Friday, January 22, 2016

for organists -- Changing the culture at your church (part one)

In visiting "the cave of the organists" recently, which is my pet name for an internet forum where organists gather to discuss organ music and church playing--and to complain about their current employment situations--it stuck me that we ought to discuss in this space some of the things that cause friction between organists and their congregations, with the possible end of being able to do something positive about them. Keep in mind that while the present series will be written from the point of view of an organist relating to his or her congregation that some of the changes to be made might be in the behavior or skills of the organist themselves; this might in the long run be easier than trying to convince others of the need for a change, though that will certainly form a large part of our programme as well.

If you are not an organist, and you have no idea why some of us are unhappy, as we go along I'll provide you with some (discreet) examples from the organ playing community. I hope you don't mind having yours eyes opened.

In a relationship in which one of the partners has a complaint, the first stage is entirely one-sided. That is, the party who is the complainee is completely unaware that the complainer is unhappy. The second stage, once the unease has been brought to the attention of the first party, consists of denial and justification: namely, the person or persons causing the unhappiness telling the other person that they shouldn't feel that way at all and that it is all their fault anyhow, etc. Large social movements also follow this pattern. If an organist brings some of their complaints to your attention, it would be of great help if you might show yourself superior to a majority of your fellow human beings and skip step two, considering whether these claims might be legitimate, or at least that the feelings behind them are real--in other words, take them seriously. That is what this blog is for.

Church organists usually have some or all of these various complaints:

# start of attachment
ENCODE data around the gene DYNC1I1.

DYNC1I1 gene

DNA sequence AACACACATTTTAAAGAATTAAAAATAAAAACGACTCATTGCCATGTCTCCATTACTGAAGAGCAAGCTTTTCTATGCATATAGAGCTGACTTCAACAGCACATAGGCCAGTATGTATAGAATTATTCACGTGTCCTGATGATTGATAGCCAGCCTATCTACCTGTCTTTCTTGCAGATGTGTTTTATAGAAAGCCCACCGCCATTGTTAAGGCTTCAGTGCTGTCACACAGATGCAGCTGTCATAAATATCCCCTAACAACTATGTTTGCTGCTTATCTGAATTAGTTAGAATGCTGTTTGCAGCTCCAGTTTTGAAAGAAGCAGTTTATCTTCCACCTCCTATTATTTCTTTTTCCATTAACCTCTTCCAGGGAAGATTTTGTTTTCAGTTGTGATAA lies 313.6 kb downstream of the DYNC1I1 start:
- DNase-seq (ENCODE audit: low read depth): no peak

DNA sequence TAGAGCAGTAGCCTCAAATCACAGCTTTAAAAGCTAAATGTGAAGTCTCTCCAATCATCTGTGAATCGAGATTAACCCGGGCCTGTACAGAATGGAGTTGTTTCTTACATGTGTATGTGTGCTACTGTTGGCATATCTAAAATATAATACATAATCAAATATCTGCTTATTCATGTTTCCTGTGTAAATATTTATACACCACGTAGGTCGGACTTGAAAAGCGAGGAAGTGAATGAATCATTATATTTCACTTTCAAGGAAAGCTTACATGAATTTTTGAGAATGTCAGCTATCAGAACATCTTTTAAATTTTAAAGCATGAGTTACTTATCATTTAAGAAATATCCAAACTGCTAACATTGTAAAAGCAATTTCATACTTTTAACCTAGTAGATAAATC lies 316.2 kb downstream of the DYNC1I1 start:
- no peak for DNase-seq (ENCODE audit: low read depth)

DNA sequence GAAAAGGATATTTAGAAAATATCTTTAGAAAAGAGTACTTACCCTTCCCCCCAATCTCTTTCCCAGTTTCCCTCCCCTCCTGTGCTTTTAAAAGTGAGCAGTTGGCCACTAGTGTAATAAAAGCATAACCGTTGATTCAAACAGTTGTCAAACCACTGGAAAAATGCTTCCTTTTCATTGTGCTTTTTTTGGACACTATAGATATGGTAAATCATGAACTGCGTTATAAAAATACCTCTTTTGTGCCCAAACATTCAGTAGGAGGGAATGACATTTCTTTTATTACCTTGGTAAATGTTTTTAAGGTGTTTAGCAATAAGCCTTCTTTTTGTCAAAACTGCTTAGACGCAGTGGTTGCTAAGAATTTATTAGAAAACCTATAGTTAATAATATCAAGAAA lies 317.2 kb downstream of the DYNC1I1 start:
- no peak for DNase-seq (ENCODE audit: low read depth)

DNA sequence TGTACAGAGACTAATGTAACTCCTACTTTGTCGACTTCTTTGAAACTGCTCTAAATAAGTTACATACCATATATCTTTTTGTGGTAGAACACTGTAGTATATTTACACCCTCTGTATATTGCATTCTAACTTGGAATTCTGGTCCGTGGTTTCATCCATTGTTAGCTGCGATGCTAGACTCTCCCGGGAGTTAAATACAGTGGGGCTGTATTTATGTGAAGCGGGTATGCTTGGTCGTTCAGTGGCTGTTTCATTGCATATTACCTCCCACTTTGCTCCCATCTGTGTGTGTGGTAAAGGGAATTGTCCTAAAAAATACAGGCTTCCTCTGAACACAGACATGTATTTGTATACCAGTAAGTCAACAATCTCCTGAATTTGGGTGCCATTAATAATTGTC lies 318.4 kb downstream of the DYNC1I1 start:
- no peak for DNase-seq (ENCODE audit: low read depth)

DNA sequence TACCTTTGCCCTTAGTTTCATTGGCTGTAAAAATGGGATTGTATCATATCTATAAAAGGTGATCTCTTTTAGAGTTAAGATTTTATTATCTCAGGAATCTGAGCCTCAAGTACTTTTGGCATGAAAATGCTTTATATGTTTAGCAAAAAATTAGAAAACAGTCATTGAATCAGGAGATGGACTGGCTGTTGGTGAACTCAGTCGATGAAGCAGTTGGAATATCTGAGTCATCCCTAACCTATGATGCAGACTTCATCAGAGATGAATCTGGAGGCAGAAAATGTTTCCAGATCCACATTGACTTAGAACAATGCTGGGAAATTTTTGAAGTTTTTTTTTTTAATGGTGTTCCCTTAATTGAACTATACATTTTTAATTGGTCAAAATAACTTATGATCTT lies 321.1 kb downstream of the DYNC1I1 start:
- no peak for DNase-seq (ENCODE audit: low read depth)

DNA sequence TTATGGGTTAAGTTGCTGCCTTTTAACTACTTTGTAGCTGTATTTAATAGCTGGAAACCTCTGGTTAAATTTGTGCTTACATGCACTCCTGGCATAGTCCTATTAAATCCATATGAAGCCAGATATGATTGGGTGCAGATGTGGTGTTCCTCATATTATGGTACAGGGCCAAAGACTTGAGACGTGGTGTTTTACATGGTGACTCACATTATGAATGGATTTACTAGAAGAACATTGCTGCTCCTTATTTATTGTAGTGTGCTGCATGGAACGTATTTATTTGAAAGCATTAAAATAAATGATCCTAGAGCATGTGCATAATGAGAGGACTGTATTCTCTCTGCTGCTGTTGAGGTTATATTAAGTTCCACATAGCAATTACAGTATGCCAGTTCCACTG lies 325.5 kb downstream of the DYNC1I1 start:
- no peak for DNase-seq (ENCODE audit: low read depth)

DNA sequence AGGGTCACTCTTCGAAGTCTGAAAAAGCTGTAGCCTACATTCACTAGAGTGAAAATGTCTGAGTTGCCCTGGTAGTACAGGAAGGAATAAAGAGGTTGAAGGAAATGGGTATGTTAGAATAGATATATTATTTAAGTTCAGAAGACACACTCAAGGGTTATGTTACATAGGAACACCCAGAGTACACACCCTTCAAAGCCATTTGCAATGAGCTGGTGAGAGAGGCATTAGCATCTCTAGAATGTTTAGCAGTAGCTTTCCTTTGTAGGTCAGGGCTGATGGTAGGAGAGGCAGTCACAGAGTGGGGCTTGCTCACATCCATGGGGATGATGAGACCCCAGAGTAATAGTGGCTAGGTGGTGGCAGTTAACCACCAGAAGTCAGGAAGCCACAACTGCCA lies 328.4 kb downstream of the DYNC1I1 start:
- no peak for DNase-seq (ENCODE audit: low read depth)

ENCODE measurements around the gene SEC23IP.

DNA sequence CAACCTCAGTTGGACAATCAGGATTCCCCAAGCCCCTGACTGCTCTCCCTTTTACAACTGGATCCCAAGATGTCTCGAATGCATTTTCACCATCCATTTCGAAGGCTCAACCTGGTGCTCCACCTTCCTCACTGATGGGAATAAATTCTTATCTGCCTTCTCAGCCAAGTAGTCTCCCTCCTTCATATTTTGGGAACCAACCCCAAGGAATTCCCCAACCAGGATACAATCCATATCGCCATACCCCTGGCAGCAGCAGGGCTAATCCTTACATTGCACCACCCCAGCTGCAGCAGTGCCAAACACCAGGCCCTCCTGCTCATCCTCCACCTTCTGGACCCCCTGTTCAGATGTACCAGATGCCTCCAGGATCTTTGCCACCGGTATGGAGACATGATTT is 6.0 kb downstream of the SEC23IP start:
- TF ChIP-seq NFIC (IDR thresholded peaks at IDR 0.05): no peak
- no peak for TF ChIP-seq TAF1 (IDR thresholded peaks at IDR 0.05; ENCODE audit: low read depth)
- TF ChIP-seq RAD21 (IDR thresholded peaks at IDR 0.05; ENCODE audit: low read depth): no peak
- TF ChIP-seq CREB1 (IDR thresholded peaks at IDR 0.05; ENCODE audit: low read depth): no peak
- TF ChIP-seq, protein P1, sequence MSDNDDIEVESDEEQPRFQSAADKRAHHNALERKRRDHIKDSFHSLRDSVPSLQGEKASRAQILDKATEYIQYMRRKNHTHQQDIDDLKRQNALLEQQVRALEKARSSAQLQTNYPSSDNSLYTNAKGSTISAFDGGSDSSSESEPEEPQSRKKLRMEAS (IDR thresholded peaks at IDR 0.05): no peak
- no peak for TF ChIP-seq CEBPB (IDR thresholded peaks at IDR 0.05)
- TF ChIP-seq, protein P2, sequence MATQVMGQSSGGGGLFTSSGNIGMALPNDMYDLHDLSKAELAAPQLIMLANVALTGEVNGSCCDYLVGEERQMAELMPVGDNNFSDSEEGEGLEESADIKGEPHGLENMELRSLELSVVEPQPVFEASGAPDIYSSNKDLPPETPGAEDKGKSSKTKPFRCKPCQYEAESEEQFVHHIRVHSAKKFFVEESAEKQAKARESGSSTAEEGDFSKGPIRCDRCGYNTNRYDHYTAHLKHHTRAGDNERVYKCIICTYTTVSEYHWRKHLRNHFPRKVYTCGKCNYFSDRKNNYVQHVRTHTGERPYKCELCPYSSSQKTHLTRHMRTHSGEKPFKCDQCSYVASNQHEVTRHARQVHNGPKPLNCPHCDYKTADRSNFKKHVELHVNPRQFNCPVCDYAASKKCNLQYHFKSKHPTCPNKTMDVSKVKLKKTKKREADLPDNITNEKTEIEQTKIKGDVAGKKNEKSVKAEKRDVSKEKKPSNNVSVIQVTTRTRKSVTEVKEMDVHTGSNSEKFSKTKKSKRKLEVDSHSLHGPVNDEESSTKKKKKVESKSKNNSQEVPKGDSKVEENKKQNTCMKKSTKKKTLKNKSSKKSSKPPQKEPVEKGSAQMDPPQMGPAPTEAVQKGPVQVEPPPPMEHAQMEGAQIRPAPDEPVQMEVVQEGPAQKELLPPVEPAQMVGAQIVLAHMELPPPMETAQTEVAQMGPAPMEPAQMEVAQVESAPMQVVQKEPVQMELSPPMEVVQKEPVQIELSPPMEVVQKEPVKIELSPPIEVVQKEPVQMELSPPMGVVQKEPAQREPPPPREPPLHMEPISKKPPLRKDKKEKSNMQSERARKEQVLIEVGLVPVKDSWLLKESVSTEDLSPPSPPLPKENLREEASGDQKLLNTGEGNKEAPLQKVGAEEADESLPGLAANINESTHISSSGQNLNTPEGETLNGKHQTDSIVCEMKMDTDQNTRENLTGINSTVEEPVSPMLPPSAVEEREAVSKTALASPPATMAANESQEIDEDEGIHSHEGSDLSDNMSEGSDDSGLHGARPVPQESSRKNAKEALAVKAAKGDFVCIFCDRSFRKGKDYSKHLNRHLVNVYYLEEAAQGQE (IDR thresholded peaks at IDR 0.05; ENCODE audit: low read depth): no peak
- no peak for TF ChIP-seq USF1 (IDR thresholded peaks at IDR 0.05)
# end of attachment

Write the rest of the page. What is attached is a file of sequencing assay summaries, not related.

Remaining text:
---nobody listens to the prelude or postlude
---they are in musical disagreement with their pastor or congregation regarding their selections
---they are paid badly
---they are not informed about items that affect their jobs or the worship service with enough time to plan accordingly
---they are often complained about by the congregation and/or the pastor

Basically, these items all reduce to being treated poorly or ignored. This shouldn't sound like anything bizarre. Everyone wants to feel valued and, extrovert or not, at least feel like people are noticing their efforts. At the same time, of course, the church may feel that the organist is not performing up to expectations, which will complicate things somewhat, since we may have a two-way grievance. I'm going to mainly address the ones that the organist has about their situation until we get to the last one; however, organists will note that many of the others might involve changes of behavior on their parts also.

I want also to state that there is no magic formula here. I will be writing from my own experiences, some of which have been successful, either because of my own behavior or my own dumb luck. But I am aware that situations can differ greatly, so that what follows will be mainly several observations about the most common sticking points and some suggestions for what might be done in the several situations.

The woods are filled with unfortunate situations between organists and congregations. Actually, there are probably many amicable situations that we simply don't here about, and perhaps shouldn't exaggerate the unhappiness out there; as in most areas in life one tends to here about the conflicts. But in the United States, the American Guild of Organists is often called to arbitrate disputes between organists and their employers, or, as I've mentioned, the disgruntled organists go online with their fellows to commiserate about a situation they feel only their colleagues would be able to understand.

Let those who are not organists give such sympathy a try as well.

(next week: what's it like being an organist, anyhow?)

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